by Steven Ertelt
August 25, 2006
Washington, DC (LifeNews.com) — A supposedly new method of obtaining embryonic stem cells for research without destroying any human embryos appeared to be untrue. Upon further examination of the research paper making the claims, it appears all of the 16 human embryos Advanced Cell Technology used to come up with the process died during the procedure.
The biotech firm made amazing claims that produced a media sensation around the world when it said it had developed a morally ethical method of obtaining the cells.
Pro-life advocates have long opposed embryonic stem cell research because human life id destroyed in the process. Not so with the single-cell biopsy technique called Preimplantation Genetic Diagnosis (PGD), ACT claimed.
ACT said it was able to develop two viable embryonic stem cell lines from a total of 16 human embryos. But, they all died, leading bioethics watchdog Wesley J. Smith explains.
"I have checked this out. The actual paper published in Nature states that all 16 embryos were destroyed and 4-7 cells taken from each 8-10 cell embryo," he said. That differs from an ACT press release which maintained just one cell was taken from each human embryo in the process.
In fact, the researchers did not take one cell from an early embryo, allowing the embryo to survive, while obtaining embryonic stem cell lines," he explained. "They destroyed all the embryos."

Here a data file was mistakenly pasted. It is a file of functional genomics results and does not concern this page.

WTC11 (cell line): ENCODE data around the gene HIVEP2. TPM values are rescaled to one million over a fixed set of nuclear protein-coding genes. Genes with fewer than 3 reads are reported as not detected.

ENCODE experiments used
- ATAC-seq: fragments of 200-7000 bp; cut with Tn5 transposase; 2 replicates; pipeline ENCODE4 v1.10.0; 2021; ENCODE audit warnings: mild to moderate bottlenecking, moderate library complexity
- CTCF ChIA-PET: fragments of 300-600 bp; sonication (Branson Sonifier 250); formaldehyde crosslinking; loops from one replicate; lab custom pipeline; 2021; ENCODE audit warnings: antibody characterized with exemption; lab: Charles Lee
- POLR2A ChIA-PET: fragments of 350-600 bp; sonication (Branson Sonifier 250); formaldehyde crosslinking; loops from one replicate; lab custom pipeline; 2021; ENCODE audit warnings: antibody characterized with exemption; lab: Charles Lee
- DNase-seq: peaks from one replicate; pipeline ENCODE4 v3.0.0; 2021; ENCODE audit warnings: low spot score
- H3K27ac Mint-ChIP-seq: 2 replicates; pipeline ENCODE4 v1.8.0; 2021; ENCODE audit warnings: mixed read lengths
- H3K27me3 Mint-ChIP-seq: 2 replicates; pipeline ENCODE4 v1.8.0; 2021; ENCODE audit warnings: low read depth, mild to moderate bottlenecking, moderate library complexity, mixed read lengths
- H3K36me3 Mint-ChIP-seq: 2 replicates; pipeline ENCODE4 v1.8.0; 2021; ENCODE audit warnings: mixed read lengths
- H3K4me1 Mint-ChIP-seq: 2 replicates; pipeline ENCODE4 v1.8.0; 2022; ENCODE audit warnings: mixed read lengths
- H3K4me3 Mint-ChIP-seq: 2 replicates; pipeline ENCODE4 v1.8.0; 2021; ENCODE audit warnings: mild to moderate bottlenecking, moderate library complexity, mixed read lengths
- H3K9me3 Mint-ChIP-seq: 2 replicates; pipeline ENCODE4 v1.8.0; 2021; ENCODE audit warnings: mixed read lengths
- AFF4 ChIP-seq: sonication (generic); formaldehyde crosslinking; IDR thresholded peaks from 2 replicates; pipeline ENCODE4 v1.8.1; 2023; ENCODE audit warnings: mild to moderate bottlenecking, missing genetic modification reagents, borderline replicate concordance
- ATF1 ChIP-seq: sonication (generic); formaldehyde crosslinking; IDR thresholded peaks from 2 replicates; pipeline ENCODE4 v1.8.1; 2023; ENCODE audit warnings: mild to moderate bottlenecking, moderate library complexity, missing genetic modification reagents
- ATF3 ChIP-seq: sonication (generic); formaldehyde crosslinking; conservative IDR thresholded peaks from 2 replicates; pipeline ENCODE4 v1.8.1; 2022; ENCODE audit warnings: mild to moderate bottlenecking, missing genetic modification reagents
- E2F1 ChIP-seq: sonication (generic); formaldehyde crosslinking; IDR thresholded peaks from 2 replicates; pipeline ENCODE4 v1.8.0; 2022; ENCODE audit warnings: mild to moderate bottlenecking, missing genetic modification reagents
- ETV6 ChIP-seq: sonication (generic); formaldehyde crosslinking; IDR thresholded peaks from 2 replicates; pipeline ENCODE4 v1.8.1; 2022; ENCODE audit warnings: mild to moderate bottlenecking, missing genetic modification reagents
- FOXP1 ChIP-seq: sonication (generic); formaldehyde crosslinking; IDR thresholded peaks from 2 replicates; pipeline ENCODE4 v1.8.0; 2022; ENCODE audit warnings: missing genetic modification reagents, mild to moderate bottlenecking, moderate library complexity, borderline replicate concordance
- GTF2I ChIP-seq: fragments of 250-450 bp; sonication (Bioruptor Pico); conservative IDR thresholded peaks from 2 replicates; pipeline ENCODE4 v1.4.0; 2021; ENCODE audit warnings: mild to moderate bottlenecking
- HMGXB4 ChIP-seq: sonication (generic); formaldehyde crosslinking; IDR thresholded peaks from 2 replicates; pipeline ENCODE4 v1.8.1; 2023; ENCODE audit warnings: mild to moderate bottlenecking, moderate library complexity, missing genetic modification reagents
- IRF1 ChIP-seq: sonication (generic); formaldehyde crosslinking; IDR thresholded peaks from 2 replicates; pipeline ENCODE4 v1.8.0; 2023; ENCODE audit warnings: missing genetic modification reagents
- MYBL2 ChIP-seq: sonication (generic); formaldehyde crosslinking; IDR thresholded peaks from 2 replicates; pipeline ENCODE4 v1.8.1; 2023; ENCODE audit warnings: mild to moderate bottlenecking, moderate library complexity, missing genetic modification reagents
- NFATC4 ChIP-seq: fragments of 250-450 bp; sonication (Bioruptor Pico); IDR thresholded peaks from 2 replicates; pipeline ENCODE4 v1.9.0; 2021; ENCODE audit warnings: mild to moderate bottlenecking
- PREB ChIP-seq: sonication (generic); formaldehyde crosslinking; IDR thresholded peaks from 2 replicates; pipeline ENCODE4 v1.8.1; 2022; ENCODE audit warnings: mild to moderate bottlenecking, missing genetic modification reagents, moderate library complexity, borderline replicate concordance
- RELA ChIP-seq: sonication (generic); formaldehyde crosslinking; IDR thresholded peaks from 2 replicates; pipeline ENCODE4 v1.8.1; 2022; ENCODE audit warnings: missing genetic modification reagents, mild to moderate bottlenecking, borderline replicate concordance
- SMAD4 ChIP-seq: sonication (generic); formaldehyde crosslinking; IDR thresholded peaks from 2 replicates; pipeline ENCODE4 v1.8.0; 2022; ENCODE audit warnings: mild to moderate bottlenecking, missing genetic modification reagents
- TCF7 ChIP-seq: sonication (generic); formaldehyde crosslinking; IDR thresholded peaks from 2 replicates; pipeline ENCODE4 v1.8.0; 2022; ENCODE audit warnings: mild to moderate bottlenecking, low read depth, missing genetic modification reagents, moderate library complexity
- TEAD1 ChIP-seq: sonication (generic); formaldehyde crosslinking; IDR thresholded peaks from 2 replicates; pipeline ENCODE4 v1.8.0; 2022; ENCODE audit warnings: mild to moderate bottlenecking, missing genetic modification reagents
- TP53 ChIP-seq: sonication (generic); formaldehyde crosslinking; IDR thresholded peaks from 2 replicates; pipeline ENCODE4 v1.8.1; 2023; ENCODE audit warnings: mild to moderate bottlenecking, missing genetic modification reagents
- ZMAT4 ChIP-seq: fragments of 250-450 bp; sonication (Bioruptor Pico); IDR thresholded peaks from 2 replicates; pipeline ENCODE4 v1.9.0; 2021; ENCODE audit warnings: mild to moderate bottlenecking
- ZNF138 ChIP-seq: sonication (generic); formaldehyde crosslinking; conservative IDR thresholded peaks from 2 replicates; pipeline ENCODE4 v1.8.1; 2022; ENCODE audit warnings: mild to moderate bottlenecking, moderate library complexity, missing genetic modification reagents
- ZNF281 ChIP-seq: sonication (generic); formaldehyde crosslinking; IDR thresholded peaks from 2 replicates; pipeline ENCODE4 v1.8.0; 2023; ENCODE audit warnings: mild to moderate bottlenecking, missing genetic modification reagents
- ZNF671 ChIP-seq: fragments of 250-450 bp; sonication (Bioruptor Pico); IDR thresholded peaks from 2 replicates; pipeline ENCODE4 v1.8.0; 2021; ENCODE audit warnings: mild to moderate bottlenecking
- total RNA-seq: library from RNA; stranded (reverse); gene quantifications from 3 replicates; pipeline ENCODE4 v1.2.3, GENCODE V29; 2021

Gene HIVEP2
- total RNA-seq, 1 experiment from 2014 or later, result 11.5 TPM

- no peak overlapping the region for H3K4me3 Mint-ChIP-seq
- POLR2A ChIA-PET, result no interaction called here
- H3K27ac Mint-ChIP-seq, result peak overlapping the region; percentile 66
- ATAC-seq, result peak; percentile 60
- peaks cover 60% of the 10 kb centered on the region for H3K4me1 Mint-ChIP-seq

Smith said the Nature article proves that it might be possible to obtain the embryonic stem cells without destroying the days-old unborn child, but ACT did not successfully do that.
Smith said ACT successfully duped the media into thinking it had achieved success.
"The press release from ACT told a different story and the media stampeded. In other words, they wrote off the press release, not the actual published science," Smith said, calling it "shameful."
The ACT media blitz apparently had the desired effect.
Shares of Advanced Cell doubled within a matter of minutes on the announcement yesterday, going on to close the regular trading session up $1.43 to $1.83, an upswing of nearly 358%.
The uptick comes after a year of declining stock value in which the price per share dropped from nearly $3.00 to a low of 40 cents just before the announcement.
However, early criticism Friday morning of its announcement by pro-life advocates and these revelations that the press statements don’t match the results in the Nature article are already hitting the stock. At press time, ACT shares are down 46 cents, or nearly 29 percent.